HT – Well, the fun times were all the time. The locker room, soap, tricks and all that kind of stuff. The shower tricks and all that kind of stuff. I can’t tell you what they were, keep it clean. We were on our way back from Boston one night and we flew through this storm. The plane was jumping all over the place. Well, flying’s my hobby. I flew a little bit myself. It’s one of my hobbies. And Sid Gillman just had a fit. He ran up and down the aisle, “Shut up, shut up, be quiet. Everybody just be quiet.” So everybody was cracking up. He was all shook up. The storm shook him up. Hank Stram, Hank Stram was the same way. He didn’t like jets. He’d fly nothing but props, TWA and the same thing with him. But it was a lot of things that happened that I just can’t tell you about. I just don’t want to talk about them. It wouldn’t be nice.
TT – What was it like to play for Sid?
HT – Sid was a hard knot. He was a general and I loved every bit of it. I don’t like easy coaches. I like a disciplined coach. Coryell at State, I helped him out there with his special teams for two years. Great person, disciplined. Players love him. Sid Gillman, nobody loved him because he was a hard knot. He was like Lombardi. He was serious. He was a businessman. Even with the money. He was cheap, but it wasn’t his money in the first place, that he was dealing with. But anyway, I loved the guy. And if I said it around players, they’d spit on me. Because they didn’t understand him, I did. Because he gave me a chance when there was no black kickers. I’m the first black specialist in the game. There’s none today. Gene Mingo, Shockley, years ago. Before the American Football League came along, they were kicking in some semi-pro leagues. But Gene Mingo and I were kicking in the AFL. But I was the only, only, only, only specialist. There has never been another. And there probably will never be one. I tried to help some of the black kids at Southern University. I call them on my phone and talk to them, very good specialists. But they just won’t take them. It’s just an area that they stay away from, the scouts stay away from. I mean you got to be Superman. You got to kick like you’re Superman anyway. And I’m not prejudiced, myself. That didn’t bother me. Even if I’d have went there and just tried out, I’d have just said, “Thank God I did try out.” Because I came from that area. I came up tough, I came up hard. I came along working. I came along when you had to go to a different bathroom or you had to drink out of a different water fountain. And people said, “How?” When I came back from what was overseas, ribbon on my chest, I couldn’t go in and get a hamburger in Phoenix. But it didn’t bother me. I just would trot it right along, got me a hamburger someplace else. You can’t let those things bother you. Just like football, just like anything else. If you love the sport, hey, that’s just another obstacle. Everybody’s got them. Even you. You got them.
TT – Did you ever play any positions besides kicker?
HT – Yes I did. I like the kid who’s kicking out her for the Chargers, I talked to him before. He said he wished I would have been a special teams coach, when I first went out there and talked to him. I told him to lean the ball back so he could get some distance. He said, “Jeez, I wish you were out here.” He’s been doing it. And I played halfback, running back. I played defensive back. I played for Naval Air, too. I played defensive back, went both ways over there. Played a little quarterback against State, when they had Governelli out there. The coach put me in, we were so far ahead. Those are three positions that I played. I helped bust the wedge on kickoffs. They don’t do that no more. I got a picture right over there right now, when I’m playing with Kansas City, I’m down there. Because I love the sport, I knew the sport, and at that time they didn’t tell the kickers to run off the field. You were part of the ball team. They didn’t talk about kickers like they do today. You’re kind of an outcast, you know what I’m saying? But then you weren’t an outcast. You were part of the ball team, man. So that’s what made it so… We were family. We were family.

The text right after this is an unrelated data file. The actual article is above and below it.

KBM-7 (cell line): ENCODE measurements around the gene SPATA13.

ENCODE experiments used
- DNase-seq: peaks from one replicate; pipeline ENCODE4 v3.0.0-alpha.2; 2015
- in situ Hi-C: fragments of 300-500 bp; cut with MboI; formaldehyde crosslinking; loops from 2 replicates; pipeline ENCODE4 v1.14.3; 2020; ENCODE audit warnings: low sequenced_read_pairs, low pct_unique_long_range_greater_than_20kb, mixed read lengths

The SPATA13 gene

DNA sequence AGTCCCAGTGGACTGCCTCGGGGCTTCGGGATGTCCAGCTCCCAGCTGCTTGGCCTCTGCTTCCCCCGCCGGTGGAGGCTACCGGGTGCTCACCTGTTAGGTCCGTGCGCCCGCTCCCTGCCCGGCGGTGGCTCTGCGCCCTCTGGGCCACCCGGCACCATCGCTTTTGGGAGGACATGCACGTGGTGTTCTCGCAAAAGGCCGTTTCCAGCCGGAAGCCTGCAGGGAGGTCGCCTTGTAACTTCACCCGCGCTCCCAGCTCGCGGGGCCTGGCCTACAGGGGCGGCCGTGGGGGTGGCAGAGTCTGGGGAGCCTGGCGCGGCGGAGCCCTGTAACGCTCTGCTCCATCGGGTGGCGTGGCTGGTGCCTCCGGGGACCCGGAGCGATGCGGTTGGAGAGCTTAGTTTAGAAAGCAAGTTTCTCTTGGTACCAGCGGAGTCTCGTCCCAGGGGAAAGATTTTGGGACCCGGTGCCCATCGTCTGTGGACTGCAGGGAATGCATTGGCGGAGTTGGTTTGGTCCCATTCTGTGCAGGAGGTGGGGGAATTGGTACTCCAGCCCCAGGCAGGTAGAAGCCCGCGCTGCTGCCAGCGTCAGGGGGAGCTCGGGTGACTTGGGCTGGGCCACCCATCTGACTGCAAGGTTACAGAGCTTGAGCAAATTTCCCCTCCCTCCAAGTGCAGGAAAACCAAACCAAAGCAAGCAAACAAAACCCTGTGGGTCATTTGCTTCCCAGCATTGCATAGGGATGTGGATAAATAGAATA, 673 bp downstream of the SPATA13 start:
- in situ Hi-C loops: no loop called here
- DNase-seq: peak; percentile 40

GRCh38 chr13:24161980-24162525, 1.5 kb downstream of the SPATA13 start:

HT – This is at the University. It is isn’t it? Sam DeLuca, great ball player, great ball player. Charlie Flowers, great ball player. Southern boy, great. Ernie Ladd, aw, he’d be killing people today. Ron Mix, man got a lot of brains. He’s the brain. Keith Lincoln, Keith Lincoln, the only thing Keith Lincoln was missing is he wasn’t black. But he played black. Keith walked like a black, talked like a black and ran with the blacks. He was just one of those hip dudes. Could play, though. Oh boy the guy could play. He and Paul (Lowe) used to run competitions together. Dick Harris, crazy. Crazy Dick. This guy was fun. He could have been a comedian. He missed his calling, he should have been a comedian. Alworth, the greatest ever. They talk about this kid up here in Frisco, Rice. Rice can’t wear his shoes. If Alworth was playing today… Rice can’t wear his shoes. Bambi, the ball would hit him on the tip of his fingers. Two guys, three guys around him, he’d go up and bring the ball down. And come down still running at the same speed. That’s right. That’s why they called him Bambi. The greatest receiver I’ve ever seen. And I’ve got black friends that get mad at me when I say that. But see, you’re wrong because you’re looking at his skin color. You’re not looking at the man’s ability, in the man’s heart. You’ve got to be with him and play with him. He’d practice like he plays. He’d practice like he plays. We all did, we all did. Didn’t make no money, like I said, but we all did. Hadl. John was an old Kansas farmer, but could play. He was smart. What he didn’t have, somehow he would find it, and go get it. And he could trot. He could run when he had to. You know what I’m saying? And he could throw when he had to throw. He could improvise. He could improvise. Oh Emil Karas, a gentleman. Gentleman. You would never know he played football. You’d think he was a Wall Street businessman getting off a plane. Could play. He died early, too. Jacque MacKinnon did too. Jacque MacKinnon was a lover, playboy. Everybody loved him, and wild. He was wild. Ernie Wright, a pro. Charlie McNeil, a pro. Oh boy, this guy would tag you. He’d hit you, man. They talk about hitter today like Ronnie Lott. Shit, this guy would kill you. He’d kill you. Don Norton, missing a few screws. You never knew what Don was thinking about. But you had to like him. He was just crazy, witty. Don Rogers, the judge. I used to say, “Don, please snap me the ball.” “Aw Hell, I’ll snap the ball. Kick it.” Schmidt, ex-Marine, crazy. Bud Whitehead, now that’s one of my best friends. You asked me about a friend, he’s up there in Fresno. I call Bud about three times a year, talk to him on the phone. But Ernie Wright was a pro. That’s all you got to say about Ernie. Earl Faison, pro. Serious all the time about what they do. Earl teaches now, coaches. Petrich, crazy. He’s one of my second-best friends. Bob Petrich. He’s a lunatic. Bob’s good people. He’s my second-best friend. Sam Gruneisen, Sam screwed me up a few times. He rolled the ball back on the ground and I had to kick it off the grass. Ken Graham, good friend. I don’t see nobody else here. I see the same fellows over and over. But that’s what I think about them. They are all great people to me. I didn’t have one there that I disliked. I didn’t have one that disliked me. But I had friends in Kansas City. One of my best friends in Kansas City was Abner Haynes. He came from my hometown. And Buck Buchanon. Harris, I still don’t understand him. I’ve been living in this old house ever since. 38 years, a long time. Married for 41. Those are my boys. Those are the greatest football players to come down the pike. Businessmen now, lawyers. There’s a few that you don’t have in there, about three or four. They were just great fellows. We hang now. This has been thirty years ago, but at the barbecue, we’re just like a family. And these guys today, I’ll tell you. I go out there, sometimes we meet and they look like there is something wrong with us. Like we stink. We’re the pioneers. We know you’re making great money, I don’t care about the money. But man, you’ll be here someday too. With a cane, crippled, sick, crazy. Because they don’t keep their money. Do you notice that? It’s gone like that. The ones that don’t finish school and try to do something for themselves, their really not… Money-wise, it’s gone. But more power to them. I’m not jealous, by no means. I’m comfortable. I’m sick, but I’m comfortable. I’m a Texan, as you can see. We usually kick our shoes off, sit down and have a little barbecue. Ain’t nothing extravagant about me or my wife or my house, what you see is what you get. If you don’t like it, don’t come back. People come in here expecting to see gold and chandeliers, but no. I think as much as anybody made out there was maybe $100,000. That was like Alworth and Hadl. And they didn’t make that for a while. I got a little $500 bonus to fly me back, and then I wound up getting a $3,000 bonus later. That’s nothing. That’s chicken feed. And I’m just a kicker, so you can imagine what the guys are making today. Kickers are making $175,000. But that’s it, sir.